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Lesson Planning Suggestions

LESSON PLAN EXAMPLE FOR DISCOURSE IN TIME(DiT) UNITS:


This is a sample lesson plan for instructors who are using DiT in the classroom. However, it is an example and can be changed to meet the needs or you and your students.

  • If you are interested in changing some things in DiT, please review the Customization Options on the Instructor Site prior to starting the lesson with your students.

Lesson 1—Introduction & My Profile page

  • Introduce the unit and the objectives to be achieved.

  • Introduce the Discourse site, and show how it relates to achieving unit objectives – show how you will manage and merge lecturing, class participation, etc., with DiT role-playing.

  • Walk students through the DiT site.

  • Walk students through the DiT student requirements and instructions.

  • Give the students their instructions on what to accomplish by the next class – research their character, fill out the My Profile page including a profile picture.

Lesson 2—Background & My Community page

  • Provide background lecture for about 15 minutes to highlight historical background and context for the overall unit and that day’s unit objectives.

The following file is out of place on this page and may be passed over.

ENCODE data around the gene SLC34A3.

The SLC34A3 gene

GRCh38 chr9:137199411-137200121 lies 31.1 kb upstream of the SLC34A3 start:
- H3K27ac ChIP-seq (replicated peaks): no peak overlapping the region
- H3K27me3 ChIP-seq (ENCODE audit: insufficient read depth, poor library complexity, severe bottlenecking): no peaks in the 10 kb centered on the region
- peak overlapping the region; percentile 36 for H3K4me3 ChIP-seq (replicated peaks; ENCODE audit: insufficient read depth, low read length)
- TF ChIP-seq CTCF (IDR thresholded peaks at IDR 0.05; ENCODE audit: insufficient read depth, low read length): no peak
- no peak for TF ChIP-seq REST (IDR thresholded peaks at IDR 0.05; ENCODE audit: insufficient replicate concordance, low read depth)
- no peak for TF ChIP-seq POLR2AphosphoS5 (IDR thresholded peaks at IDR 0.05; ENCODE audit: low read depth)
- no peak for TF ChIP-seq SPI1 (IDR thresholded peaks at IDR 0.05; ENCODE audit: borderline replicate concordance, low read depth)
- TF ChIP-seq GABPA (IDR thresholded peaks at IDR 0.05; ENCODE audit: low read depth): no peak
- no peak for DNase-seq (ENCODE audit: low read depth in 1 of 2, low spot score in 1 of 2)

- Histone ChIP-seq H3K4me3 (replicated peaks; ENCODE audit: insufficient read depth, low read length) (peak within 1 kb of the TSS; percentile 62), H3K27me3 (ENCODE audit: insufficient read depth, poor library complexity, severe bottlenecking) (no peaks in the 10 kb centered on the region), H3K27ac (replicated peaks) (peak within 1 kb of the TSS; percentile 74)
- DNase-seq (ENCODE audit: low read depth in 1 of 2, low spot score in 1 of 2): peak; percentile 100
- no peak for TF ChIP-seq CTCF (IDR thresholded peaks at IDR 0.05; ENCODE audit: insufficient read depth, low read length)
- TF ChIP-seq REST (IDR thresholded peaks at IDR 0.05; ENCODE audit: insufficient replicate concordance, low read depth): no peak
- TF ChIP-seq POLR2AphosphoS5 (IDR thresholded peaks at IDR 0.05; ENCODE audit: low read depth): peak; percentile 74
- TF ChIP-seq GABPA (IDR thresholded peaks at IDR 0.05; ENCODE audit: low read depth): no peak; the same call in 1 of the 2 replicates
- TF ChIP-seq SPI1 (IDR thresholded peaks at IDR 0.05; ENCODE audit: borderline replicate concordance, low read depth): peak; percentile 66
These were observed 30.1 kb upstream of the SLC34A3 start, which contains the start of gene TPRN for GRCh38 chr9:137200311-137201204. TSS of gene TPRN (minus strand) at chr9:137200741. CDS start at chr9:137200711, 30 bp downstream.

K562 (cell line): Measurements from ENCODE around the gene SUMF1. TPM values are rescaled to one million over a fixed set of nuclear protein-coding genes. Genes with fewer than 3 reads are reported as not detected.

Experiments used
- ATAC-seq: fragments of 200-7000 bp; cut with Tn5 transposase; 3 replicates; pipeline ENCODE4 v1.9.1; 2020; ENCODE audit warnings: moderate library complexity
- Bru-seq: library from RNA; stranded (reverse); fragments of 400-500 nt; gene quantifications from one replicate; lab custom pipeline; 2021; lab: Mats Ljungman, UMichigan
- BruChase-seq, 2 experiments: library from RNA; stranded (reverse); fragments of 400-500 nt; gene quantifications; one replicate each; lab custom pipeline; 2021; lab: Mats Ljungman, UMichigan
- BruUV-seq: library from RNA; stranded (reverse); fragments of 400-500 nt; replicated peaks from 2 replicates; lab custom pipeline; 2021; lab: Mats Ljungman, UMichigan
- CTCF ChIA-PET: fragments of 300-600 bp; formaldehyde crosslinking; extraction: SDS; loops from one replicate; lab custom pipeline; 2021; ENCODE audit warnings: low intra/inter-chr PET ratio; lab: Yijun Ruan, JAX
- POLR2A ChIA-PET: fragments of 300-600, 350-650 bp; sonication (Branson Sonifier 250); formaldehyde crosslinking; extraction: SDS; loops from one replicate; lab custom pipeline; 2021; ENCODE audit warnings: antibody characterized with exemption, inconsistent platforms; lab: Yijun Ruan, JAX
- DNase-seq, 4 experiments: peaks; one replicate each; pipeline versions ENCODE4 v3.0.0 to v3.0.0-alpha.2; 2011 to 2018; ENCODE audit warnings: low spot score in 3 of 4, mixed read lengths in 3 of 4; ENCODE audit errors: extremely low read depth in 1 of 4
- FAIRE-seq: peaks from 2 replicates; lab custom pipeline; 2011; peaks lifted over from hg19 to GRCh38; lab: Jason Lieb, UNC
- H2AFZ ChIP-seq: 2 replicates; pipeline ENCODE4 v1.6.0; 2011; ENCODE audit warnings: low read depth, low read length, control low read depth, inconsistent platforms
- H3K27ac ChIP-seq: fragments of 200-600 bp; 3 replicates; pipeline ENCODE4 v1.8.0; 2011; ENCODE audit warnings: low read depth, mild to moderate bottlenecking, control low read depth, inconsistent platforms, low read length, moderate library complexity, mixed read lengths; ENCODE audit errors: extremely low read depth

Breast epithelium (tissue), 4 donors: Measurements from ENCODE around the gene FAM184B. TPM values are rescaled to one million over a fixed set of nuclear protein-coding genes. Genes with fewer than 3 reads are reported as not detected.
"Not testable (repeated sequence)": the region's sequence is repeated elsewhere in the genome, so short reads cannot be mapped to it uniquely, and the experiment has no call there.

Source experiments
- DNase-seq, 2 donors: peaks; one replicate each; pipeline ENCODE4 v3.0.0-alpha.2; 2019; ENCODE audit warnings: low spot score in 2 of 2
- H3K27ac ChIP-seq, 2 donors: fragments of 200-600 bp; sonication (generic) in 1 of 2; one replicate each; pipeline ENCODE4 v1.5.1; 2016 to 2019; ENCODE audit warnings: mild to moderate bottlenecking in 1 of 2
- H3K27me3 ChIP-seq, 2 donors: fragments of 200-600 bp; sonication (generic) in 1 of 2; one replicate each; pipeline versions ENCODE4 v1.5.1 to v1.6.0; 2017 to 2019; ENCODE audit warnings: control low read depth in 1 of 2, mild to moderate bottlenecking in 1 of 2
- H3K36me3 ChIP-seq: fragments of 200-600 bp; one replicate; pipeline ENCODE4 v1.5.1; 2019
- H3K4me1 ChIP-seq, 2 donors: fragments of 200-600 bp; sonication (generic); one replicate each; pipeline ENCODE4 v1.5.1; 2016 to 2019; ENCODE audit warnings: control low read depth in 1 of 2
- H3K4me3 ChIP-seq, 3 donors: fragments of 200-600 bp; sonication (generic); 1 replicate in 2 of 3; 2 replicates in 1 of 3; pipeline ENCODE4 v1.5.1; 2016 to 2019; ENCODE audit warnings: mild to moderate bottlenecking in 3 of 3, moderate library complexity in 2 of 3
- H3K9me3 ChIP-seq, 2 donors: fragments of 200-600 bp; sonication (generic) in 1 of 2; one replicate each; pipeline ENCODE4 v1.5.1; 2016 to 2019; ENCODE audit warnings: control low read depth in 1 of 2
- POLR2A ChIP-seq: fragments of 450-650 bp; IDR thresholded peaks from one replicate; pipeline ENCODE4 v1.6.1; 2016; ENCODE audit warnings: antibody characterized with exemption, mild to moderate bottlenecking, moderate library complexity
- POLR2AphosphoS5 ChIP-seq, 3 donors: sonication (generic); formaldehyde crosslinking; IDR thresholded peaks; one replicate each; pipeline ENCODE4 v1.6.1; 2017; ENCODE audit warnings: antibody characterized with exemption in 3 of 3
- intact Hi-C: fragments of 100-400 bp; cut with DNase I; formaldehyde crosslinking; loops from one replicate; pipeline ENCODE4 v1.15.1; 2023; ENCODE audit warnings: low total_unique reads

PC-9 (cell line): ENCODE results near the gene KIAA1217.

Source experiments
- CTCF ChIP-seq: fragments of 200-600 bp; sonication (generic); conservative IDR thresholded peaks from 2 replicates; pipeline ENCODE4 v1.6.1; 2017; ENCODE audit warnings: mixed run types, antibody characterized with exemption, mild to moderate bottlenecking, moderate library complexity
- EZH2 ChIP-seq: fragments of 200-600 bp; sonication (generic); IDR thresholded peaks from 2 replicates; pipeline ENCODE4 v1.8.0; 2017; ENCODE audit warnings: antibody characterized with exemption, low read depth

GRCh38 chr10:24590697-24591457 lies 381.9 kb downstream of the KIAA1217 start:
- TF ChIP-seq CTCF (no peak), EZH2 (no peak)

• Walk students through several characters’ My Profile pages to show all the students what is expected of them (i.e.: who has met the expectations and who needs to do more work).

  • Walk students through the My Community page.  In-character students will begin commenting on My Community timeline posts.  Explain the difference between “Headlines” and “Breaking News” (within a red border), and explain that they may also comment on other characters’ timeline posts.  Provide the students with the number of Breaking News responses that each student is required to make and explain that commenting on the timeline will be expected throughout the unit.

  • Let the students participate in DiT until five minutes before class ends.

  • Wrap up in the last five minutes and give instructions for the next class.   

Lesson 3—Background & Friends and Frenemies page